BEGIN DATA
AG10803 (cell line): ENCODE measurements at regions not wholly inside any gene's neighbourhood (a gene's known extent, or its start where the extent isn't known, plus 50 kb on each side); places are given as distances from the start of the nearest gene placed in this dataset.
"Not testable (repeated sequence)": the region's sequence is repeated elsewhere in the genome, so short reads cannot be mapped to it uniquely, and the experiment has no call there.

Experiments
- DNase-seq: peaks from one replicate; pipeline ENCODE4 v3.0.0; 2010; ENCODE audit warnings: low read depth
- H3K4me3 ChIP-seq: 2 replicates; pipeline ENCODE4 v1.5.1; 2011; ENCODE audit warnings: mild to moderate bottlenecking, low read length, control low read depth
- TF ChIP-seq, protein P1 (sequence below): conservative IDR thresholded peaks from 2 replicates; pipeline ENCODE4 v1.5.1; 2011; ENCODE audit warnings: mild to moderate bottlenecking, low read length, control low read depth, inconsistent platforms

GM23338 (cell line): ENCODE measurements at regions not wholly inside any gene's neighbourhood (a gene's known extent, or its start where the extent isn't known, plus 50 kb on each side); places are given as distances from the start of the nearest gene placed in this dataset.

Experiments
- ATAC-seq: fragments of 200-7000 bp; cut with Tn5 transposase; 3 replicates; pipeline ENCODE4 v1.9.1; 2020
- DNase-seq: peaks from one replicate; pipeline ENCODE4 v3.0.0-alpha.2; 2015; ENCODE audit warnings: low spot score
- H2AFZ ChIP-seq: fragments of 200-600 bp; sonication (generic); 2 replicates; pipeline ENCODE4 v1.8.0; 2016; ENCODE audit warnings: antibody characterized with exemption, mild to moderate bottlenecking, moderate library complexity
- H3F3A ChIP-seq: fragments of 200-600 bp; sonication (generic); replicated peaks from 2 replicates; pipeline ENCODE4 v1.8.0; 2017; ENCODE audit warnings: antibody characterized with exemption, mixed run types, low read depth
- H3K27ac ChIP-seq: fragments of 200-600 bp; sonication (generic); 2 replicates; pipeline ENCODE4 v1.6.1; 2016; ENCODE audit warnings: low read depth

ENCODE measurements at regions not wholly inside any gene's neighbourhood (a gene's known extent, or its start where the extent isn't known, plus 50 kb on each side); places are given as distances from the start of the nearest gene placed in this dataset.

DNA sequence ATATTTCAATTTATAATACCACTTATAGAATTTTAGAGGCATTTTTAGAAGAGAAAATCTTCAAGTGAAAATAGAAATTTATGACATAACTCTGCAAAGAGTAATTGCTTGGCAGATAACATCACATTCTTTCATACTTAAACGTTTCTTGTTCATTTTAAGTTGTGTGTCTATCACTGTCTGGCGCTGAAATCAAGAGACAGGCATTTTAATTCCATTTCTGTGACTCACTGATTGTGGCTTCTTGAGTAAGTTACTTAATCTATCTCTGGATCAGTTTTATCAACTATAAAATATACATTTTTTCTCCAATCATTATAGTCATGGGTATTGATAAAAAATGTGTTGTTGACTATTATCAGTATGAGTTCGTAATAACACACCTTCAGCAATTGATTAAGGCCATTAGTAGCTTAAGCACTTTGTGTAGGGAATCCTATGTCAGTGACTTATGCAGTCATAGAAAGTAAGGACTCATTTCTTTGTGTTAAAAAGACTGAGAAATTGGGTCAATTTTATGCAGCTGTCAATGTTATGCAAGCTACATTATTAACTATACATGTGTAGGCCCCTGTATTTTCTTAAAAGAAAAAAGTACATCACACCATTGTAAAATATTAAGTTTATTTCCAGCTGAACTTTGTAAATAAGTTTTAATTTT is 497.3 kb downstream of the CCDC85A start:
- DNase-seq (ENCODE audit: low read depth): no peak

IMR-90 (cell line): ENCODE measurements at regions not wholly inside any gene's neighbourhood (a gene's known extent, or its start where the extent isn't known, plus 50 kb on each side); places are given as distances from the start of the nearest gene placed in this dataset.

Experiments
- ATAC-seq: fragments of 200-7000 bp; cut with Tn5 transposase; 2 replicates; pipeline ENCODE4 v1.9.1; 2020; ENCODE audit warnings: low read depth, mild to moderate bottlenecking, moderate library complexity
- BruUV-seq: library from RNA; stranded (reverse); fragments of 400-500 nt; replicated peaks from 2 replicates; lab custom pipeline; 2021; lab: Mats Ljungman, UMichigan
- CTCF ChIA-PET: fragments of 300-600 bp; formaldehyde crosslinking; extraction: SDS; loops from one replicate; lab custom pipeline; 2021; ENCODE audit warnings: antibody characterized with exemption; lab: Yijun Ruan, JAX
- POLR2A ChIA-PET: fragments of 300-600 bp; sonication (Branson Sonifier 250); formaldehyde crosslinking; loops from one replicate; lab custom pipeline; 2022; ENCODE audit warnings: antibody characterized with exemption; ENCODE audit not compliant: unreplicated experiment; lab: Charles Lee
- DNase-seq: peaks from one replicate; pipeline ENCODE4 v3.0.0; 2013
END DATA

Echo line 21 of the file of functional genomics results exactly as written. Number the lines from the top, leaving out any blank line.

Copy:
- CTCF ChIA-PET: fragments of 300-600 bp; formaldehyde crosslinking; extraction: SDS; loops from one replicate; lab custom pipeline; 2021; ENCODE audit warnings: antibody characterized with exemption; lab: Yijun Ruan, JAX